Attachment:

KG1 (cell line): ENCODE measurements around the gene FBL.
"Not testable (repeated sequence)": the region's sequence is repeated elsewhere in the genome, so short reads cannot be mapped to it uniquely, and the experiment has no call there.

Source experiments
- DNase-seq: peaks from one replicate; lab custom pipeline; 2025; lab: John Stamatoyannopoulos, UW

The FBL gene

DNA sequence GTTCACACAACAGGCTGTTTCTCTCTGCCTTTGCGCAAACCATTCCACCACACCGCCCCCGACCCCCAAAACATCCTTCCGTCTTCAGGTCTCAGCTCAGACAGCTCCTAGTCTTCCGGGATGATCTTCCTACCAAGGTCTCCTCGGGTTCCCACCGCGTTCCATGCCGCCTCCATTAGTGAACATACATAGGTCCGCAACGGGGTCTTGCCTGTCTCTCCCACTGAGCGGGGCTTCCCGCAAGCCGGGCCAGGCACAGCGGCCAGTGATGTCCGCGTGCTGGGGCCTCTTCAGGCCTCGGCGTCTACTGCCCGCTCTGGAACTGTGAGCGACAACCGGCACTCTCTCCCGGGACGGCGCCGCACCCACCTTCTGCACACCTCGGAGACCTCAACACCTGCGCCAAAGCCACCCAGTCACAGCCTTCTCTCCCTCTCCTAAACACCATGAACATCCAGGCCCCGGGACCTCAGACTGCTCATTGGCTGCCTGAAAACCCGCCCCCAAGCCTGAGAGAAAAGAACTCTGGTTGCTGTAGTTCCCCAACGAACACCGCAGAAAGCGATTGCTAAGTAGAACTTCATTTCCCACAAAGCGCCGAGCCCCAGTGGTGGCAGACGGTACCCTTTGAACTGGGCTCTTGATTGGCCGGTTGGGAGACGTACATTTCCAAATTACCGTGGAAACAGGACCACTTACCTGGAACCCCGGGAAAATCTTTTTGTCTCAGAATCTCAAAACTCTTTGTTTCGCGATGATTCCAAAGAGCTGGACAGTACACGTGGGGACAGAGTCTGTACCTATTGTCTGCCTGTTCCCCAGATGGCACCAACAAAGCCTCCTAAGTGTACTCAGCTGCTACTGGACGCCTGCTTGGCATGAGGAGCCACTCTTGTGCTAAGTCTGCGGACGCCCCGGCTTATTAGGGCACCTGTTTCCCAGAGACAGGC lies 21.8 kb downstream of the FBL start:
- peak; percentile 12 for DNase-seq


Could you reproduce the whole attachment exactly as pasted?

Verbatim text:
KG1 (cell line): ENCODE measurements around the gene FBL.
"Not testable (repeated sequence)": the region's sequence is repeated elsewhere in the genome, so short reads cannot be mapped to it uniquely, and the experiment has no call there.

Source experiments
- DNase-seq: peaks from one replicate; lab custom pipeline; 2025; lab: John Stamatoyannopoulos, UW

The FBL gene

DNA sequence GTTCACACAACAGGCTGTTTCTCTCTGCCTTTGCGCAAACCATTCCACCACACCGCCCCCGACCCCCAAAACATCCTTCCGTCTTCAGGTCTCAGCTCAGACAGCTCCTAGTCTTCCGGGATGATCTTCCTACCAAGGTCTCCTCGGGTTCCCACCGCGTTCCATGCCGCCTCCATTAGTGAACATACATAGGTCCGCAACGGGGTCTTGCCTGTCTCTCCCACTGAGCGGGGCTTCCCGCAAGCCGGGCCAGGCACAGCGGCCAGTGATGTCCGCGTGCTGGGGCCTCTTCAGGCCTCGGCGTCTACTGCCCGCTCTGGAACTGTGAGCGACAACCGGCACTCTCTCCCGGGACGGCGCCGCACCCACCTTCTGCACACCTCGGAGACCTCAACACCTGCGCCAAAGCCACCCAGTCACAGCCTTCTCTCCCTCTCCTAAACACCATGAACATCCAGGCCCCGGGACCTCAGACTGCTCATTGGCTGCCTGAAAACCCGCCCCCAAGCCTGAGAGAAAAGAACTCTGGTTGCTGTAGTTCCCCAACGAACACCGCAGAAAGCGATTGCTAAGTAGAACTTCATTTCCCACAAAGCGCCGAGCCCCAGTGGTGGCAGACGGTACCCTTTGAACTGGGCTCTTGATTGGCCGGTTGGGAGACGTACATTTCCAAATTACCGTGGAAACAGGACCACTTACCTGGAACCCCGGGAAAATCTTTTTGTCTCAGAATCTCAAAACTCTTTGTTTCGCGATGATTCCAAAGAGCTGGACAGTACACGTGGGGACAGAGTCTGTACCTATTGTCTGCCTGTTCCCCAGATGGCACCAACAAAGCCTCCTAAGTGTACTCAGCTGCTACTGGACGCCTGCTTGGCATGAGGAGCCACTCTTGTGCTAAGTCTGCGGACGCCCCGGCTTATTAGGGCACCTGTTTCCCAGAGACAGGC lies 21.8 kb downstream of the FBL start:
- peak; percentile 12 for DNase-seq